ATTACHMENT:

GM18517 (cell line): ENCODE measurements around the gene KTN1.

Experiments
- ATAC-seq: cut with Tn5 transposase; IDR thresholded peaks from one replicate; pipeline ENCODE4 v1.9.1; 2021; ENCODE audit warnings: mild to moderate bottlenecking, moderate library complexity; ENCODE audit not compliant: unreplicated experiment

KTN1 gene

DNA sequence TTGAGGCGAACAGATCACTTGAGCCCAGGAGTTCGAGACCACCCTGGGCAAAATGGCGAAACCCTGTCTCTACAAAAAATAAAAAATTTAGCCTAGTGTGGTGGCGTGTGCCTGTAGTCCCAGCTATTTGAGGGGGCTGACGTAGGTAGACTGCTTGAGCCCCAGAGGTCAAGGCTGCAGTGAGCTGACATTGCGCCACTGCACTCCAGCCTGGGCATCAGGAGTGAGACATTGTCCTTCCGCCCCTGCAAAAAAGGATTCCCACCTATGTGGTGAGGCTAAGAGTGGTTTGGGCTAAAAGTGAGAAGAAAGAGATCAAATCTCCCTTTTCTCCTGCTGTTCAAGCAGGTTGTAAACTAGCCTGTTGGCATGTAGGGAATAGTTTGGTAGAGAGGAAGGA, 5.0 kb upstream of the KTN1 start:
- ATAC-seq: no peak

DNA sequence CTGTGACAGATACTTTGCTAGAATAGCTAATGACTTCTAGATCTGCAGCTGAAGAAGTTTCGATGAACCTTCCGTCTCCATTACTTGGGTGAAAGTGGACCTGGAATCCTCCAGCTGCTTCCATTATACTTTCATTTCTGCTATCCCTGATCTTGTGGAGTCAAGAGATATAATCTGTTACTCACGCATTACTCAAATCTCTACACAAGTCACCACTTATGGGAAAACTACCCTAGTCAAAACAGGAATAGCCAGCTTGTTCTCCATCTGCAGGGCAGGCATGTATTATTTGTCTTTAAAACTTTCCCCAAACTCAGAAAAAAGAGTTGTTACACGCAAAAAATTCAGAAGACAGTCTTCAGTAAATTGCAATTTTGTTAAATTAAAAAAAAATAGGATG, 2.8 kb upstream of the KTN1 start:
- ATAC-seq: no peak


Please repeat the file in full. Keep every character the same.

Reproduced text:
GM18517 (cell line): ENCODE measurements around the gene KTN1.

Experiments
- ATAC-seq: cut with Tn5 transposase; IDR thresholded peaks from one replicate; pipeline ENCODE4 v1.9.1; 2021; ENCODE audit warnings: mild to moderate bottlenecking, moderate library complexity; ENCODE audit not compliant: unreplicated experiment

KTN1 gene

DNA sequence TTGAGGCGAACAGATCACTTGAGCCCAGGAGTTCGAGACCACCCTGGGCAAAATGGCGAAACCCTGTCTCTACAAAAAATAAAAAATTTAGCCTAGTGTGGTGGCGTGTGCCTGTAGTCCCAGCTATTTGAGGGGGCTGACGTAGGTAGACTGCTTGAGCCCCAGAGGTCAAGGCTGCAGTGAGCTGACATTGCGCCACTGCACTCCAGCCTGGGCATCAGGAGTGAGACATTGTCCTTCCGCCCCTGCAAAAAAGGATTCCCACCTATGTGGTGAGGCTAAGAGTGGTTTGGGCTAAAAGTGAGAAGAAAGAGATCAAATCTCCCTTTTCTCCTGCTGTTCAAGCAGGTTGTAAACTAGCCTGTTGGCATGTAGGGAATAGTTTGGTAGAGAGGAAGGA, 5.0 kb upstream of the KTN1 start:
- ATAC-seq: no peak

DNA sequence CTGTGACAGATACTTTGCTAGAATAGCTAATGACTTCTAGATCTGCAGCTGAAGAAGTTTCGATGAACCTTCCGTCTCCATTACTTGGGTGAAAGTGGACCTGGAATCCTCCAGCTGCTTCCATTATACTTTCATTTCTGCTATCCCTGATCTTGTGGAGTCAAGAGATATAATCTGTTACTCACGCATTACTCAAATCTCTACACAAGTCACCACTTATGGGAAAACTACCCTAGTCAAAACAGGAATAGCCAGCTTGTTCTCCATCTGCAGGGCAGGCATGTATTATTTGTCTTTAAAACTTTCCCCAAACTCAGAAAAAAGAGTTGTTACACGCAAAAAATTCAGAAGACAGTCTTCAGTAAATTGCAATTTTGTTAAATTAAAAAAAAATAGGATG, 2.8 kb upstream of the KTN1 start:
- ATAC-seq: no peak